I think that this core functionality was running pretty robustly by November of 1999. Now, the Niggle framework was born!

Niggle still went through a lot of growth from there. Initially, I developed a custom way of specifying the record metadata in java code. This was rather awkward in retrospect. It certainly was not particularly easy for newbies to learn and feel comfortable with. It was Lawrence Austen, CTO of Oilspace who suggested that it would be better to specify record metadata in an external XML file. The switch to an external XML schema was made by June of 2000. At that point, there was in existence something that very much resembled the current version.

Current Status

Niggle is definitely in a usable state. In fact, that is probably quite the understatement. The Niggle code has been highly robust for a good while now. Reminders On-line have been building all of their servlet-based software on top of Niggle for well over a year. ROL's java servlet-based reminder service, Medimom, runs on top of Niggle. Still, there are various issues that caused me to hold off on classifying previous versions as a 1.0 final release.

The most important reason was a lack of documentation and examples. This has been largely remedied. Over the past few months, the examples have become more polished, the javadoc has been made more complete, and there are a couple of HOWTO documents on different aspects of Niggle.

Nonetheless, documentation is still the greatest priority. In my opinion, the best documentation consists of examples that are well-constructed and annotated. And that will be my emphasis over the next while on that front.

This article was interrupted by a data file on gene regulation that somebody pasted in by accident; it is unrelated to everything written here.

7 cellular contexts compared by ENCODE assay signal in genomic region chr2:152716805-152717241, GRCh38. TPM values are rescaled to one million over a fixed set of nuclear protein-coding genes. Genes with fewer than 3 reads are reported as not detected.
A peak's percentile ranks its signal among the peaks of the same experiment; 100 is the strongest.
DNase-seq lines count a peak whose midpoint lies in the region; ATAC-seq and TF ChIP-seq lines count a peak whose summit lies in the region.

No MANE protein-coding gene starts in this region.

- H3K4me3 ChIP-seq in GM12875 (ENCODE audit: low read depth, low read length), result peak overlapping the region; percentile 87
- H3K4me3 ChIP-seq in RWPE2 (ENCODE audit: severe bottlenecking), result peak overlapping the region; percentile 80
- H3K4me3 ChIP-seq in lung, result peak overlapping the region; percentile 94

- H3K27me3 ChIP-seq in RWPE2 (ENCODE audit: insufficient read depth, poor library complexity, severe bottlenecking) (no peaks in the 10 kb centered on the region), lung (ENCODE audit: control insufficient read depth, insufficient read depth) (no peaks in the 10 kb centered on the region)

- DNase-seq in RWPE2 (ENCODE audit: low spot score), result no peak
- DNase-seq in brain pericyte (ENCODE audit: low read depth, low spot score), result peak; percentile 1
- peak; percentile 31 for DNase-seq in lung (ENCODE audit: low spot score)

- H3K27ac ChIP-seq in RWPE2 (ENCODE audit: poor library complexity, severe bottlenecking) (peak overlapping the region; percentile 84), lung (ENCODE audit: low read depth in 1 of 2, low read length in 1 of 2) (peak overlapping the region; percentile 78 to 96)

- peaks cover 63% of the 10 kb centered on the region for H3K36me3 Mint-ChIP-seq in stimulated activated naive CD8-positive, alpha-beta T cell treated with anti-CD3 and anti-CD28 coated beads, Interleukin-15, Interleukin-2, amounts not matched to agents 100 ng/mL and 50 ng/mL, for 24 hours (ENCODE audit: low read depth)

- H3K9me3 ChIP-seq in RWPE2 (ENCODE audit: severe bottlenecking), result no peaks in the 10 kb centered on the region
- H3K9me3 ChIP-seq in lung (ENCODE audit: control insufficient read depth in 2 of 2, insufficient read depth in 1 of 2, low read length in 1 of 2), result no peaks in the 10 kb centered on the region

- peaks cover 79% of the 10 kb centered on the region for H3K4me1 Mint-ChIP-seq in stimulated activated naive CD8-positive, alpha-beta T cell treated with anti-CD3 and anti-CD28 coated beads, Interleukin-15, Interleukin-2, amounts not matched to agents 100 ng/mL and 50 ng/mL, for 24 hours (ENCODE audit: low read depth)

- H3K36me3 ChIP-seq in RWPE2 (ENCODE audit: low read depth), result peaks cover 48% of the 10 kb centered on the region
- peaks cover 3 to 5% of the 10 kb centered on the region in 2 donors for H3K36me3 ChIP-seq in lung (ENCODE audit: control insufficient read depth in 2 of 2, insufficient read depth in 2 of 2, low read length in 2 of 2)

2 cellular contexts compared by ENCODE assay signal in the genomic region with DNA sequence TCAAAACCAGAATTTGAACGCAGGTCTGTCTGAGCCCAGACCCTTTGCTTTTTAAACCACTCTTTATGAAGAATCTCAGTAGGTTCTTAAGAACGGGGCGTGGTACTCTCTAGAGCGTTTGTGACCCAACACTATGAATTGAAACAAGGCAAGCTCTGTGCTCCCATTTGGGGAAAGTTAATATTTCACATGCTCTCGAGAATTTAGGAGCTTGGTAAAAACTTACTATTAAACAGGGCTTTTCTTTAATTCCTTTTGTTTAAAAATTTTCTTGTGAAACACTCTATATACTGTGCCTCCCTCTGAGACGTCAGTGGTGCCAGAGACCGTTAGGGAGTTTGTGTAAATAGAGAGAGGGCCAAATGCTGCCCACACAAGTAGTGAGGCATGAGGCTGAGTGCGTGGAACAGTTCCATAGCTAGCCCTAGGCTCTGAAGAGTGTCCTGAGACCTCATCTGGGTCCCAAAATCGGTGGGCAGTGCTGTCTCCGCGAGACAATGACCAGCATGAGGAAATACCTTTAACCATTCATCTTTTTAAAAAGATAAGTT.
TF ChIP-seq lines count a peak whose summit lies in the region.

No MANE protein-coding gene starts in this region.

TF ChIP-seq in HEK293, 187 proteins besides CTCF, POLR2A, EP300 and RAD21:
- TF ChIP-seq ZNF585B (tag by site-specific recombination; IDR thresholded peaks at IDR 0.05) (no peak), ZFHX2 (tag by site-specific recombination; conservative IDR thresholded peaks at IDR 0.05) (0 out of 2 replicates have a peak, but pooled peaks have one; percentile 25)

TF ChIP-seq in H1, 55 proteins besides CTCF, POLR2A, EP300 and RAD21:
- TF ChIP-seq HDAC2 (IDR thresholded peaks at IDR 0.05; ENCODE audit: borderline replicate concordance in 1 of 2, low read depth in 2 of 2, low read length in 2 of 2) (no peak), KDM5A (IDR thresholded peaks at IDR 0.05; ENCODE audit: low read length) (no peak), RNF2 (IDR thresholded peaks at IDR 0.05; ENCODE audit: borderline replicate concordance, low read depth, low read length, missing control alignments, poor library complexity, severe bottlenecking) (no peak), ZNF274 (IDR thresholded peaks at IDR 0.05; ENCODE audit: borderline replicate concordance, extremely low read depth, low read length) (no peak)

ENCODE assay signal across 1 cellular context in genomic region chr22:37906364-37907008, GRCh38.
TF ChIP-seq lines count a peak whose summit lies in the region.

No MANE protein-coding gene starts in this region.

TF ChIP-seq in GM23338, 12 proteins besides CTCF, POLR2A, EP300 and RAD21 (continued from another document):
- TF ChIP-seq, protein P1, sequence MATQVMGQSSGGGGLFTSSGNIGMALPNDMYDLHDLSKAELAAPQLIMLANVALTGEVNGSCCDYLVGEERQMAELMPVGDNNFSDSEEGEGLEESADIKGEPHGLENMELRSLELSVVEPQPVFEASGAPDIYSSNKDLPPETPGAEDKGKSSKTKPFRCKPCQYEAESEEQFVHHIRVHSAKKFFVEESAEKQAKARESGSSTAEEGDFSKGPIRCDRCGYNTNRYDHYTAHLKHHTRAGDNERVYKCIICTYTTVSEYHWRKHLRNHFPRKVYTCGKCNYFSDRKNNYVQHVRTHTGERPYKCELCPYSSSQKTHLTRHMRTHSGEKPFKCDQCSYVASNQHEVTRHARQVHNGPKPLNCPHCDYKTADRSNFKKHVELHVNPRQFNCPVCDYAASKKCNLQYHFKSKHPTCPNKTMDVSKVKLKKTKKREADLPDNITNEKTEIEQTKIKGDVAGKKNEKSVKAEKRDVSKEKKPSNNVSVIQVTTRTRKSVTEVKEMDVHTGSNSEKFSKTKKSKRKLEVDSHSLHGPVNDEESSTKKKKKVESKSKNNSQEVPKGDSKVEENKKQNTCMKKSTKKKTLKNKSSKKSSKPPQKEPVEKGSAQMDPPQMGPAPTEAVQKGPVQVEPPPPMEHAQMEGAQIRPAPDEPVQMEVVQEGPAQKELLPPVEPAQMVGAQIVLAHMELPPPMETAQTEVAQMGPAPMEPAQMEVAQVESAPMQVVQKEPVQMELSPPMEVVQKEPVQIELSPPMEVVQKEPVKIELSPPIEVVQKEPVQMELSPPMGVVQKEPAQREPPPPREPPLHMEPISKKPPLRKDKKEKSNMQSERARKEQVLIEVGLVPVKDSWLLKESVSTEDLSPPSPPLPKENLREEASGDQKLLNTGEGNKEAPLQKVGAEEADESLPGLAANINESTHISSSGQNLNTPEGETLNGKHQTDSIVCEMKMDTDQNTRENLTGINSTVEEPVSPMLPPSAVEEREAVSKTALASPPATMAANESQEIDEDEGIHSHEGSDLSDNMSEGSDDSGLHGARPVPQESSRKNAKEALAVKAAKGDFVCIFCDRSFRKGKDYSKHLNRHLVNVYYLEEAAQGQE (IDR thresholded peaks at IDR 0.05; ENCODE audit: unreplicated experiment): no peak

Besides the examples in the ./examples hierarchy, there is also a separate web-based forum application that I recently wrote to show off Niggle. This is a separate download. Unlike the examples in the ./examples directory of the main Niggle distro, this is not really a toy app. Also, it is not well documented now, but if you have gone through the examples that came with Niggle, and you want something more complex to sink your teeth into, feel free to download that code and hack it.

License and Copyright Issues

I wrote most of the Niggle code while working for Reminders On-Line in 1999 and 2000. From fairly early on, it was agreed that Niggle -- which was really the generally useful code not specific to ROL's application domain -- would be made available under a liberal open source license.

Reminders On-Line owns the original copyright. I have not been working for ROL since March of 2001 and hence, I own the copyright to subsequent modifications. In any case, both the original code and the subsequent modifications are licensed under the same BSD-style open source license.

Addendum: Reminders On-Line closed its doors in September of 2001 along with countless other "dot-com" enterprises. Nonetheless, I am confident that their use of the Niggle framework was not a cause of their business failure.


Niggle is an ongoing project and you can fully expect further enhancements and refinements.

There are really 3 different fronts on which I see progress happening from here on:

  • More documentation. (I'm a bit of a broken record on this.)
  • More adaptor code so that Niggle wraps popular (and maybe not even so popular) external datasources out-of-the-box.

Jonathan Revusky Last modified: 10 May 2002